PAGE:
expanding the inhibit spec
mzkqt at 0pointer.de
Thu Jan 9 14:31:41 PST 2014
On Thu, 09.01.14 13:08, Ryan Lortie (desrt at desrt.ca) wrote:
> > I mean, I am pretty sure that most other inhibition APIs would also try
> > to record who actually took the lock, and would thus be affected too if
> > you always proxy everything via some other daemon so that everything
> > looks like it came from the very same processs...
> I agree that this is a weakness. It's a weakness that could be
> addressed by logind implementing this API for itself (or trusting
> forwarded information from gnome-session or other designated
logind is not going to listen on session busses. Having trusted code on
untrusted client busses is never going to work.
> > Abstracting this with just the vague idea that maybe one day there might
> > be a second backend, and that then maybe when that day comes it would be
> > better to run that on the session bus sounds just awfully wrong.
> > So, what precisely are you trying to make work here?
> First, it's a pain for me (with Gtk hat on) to have to test for the
> existence of various D-Bus services in order to decide which one I
> should talk to. This is the kind of thing we're used to, though... we
> have a bug open about it right now. I'm using this thread as a way to
> resist adding code complexity on my side about it.
Note that at least on kdbus checking for the presence of logind is a
single simple, synchronous ioctl, nothing more. It cannot get much
simpler than that...
> It's a whole other issue, though, when we start to talk about
> independent app vendors who don't want to use Gtk. People who want to
> make something in SDL and have it just work. What do we tell them? I
> guess we could start by asking them "what is your intended platform?"
> "I don't know.. GNOME? The freedesktop APIs? Linux? systemd-using
How many systems are those currently, and how many are those going to be
in a year or two? I mean, by then the set of systems that have dbus (and
possibly a future fdo inhibitor service) and the set of systems that
have logind is probably going to be identical, no? I mean, if people
avoid logind, aren't they also avoiding dbus?
> It turns out that in order to answer this question I actually have to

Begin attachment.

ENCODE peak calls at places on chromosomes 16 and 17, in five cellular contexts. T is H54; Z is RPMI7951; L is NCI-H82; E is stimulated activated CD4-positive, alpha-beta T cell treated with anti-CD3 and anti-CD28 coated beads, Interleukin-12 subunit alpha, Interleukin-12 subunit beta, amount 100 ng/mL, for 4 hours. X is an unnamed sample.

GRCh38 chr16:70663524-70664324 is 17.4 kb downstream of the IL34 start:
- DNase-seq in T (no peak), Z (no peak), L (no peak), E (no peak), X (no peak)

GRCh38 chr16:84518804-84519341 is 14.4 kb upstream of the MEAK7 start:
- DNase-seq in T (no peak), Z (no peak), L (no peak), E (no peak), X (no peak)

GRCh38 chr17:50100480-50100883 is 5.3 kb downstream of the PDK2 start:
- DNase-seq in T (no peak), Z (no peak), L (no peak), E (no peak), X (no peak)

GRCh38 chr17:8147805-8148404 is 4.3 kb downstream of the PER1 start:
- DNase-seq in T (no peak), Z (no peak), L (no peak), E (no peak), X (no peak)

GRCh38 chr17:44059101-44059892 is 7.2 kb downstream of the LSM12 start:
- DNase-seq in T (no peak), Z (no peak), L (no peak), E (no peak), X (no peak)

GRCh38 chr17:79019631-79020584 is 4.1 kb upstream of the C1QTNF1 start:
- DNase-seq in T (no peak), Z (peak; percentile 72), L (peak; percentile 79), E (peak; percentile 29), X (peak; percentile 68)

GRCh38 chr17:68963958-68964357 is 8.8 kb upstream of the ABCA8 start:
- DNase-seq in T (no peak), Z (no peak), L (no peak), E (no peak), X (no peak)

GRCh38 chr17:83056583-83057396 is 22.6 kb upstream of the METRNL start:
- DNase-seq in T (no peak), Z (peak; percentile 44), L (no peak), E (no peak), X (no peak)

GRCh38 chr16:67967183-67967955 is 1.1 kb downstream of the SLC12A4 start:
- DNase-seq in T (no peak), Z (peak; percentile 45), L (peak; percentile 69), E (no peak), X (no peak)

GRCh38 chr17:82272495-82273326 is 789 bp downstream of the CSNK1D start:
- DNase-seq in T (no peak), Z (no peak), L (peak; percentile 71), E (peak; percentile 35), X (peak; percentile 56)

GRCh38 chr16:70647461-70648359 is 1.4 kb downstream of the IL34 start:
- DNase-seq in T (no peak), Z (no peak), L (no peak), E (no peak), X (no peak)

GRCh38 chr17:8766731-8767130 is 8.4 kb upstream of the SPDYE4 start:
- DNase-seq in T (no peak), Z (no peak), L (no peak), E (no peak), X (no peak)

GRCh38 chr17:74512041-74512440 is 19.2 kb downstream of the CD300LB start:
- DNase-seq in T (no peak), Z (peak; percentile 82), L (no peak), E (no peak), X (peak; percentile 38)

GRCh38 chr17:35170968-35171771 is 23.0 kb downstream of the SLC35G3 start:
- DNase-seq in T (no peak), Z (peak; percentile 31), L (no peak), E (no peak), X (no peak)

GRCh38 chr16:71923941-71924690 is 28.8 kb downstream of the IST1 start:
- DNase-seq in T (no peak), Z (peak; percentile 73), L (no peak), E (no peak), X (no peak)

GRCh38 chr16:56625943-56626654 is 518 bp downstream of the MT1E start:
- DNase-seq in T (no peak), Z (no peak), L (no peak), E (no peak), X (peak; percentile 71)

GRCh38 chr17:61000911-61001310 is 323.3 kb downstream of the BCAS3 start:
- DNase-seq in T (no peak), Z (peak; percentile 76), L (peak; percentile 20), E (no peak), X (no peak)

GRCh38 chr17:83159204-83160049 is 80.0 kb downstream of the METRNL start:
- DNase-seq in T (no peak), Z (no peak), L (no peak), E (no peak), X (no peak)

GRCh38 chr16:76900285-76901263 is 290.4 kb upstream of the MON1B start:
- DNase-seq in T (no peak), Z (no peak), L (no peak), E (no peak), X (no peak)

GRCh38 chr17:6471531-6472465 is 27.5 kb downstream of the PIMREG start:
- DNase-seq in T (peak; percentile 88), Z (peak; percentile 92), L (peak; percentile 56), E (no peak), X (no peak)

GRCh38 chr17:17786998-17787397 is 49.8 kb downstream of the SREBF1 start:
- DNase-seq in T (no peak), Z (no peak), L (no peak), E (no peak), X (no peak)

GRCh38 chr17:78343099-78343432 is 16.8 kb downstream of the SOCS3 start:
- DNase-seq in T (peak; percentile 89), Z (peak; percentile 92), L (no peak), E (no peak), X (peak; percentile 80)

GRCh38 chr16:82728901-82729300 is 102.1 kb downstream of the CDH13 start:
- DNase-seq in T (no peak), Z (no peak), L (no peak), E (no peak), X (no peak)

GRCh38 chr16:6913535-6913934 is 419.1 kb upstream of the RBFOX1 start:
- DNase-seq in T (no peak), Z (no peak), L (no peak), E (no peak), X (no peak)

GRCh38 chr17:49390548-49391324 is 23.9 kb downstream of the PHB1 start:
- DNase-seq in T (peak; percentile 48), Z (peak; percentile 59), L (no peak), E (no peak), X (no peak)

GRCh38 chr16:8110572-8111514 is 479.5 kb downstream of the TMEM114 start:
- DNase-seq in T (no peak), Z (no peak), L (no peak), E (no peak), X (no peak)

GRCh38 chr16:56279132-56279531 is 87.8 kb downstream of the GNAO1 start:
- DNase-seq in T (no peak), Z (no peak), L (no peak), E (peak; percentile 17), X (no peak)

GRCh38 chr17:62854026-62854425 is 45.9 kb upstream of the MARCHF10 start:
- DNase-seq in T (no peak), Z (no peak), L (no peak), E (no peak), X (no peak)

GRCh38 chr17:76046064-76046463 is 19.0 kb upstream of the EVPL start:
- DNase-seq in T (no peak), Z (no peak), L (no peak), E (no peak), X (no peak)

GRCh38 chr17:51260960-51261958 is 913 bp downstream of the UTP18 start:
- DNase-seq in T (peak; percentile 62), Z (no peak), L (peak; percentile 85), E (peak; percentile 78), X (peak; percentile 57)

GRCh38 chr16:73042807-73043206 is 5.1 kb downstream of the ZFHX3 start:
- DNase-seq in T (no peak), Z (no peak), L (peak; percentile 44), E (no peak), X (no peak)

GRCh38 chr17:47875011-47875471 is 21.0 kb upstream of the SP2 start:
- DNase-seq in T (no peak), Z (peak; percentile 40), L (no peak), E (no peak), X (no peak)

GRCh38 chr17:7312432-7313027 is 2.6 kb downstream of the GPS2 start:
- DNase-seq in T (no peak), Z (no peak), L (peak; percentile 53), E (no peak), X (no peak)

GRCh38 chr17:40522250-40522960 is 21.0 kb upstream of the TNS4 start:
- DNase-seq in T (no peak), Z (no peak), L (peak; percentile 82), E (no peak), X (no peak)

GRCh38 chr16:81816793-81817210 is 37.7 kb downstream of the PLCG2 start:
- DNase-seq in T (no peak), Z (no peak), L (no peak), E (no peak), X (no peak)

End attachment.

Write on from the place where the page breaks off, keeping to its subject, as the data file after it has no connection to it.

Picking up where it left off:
> ask another question: "what type of thing are you trying to suspend?"
> If they say "screensaver due to idle", the answer is "GNOME" (because
> logind doesn't handle this).
> If they say "logout, because I have unsaved files", answer again is
> If they say "suspend, due to idle" or "suspend, because I want to do
> cleanup tasks" the answer is now "logind" (or "Linux", if we want to
> take the somewhat reasonable approach that logind is universal at least
> for Linux systems).
> This sort of lack of coherence is at the root of what is bothering me.
> It's bad enough to approach from the standpoint of trying to make Gtk
> work... it's nearly unapproachable from the standpoint of third
I can certainly see the problem, but I think an abstract fdo service on
the session bus is not an answer to that.
I mean, if people decide not to use a library that abstracts these
things, like glib (or qt...), then they get to keep both pieces, the
have to deal with the compatibility problems, and the incoherent
I think it would be great if the difference between the major desktops
regarding inhibition locks for screenlock/logout could be dealt with by
agreeing on some common bus interface. With that in place you'd cover >
80% of the cases by just supporting logind and this new session api in
This would still mean incoherent interfaces, but at least the number of
backends to explicitly support is just 2.
> > > Even that would not make me completely happy, however, because I
> > > couldn't handle all of my inhibit needs there (unless you were willing
> > > to expand the list of things you support inhibiting, for informational
> > > purposes for the session to see).
> > "things logind supports inhibiting"? what would those be?
> What I meant by this is that logind could start state-tracking for
> things that it doesn't care about itself, such as "logout" or "prevent
> screensaver". gnome-session could then watch logind to determine which
> flags have been set and decide how to modify its own behaviour based on
> Note about "screensaver": I am assuming here that applications may want
> to inhibit "idle" for more than one reason. If I'm downloading a file,
> I may want to inhibit suspend-due-to-idle while still allowing the
> screen to lock. If I'm playing a video, I probably want to inhibit
I am vaguely negative about this, but I could be convinced. Can you
explain how precisely you'd assume the API for this would look like in logind?
Lennart Poettering, Red Hat
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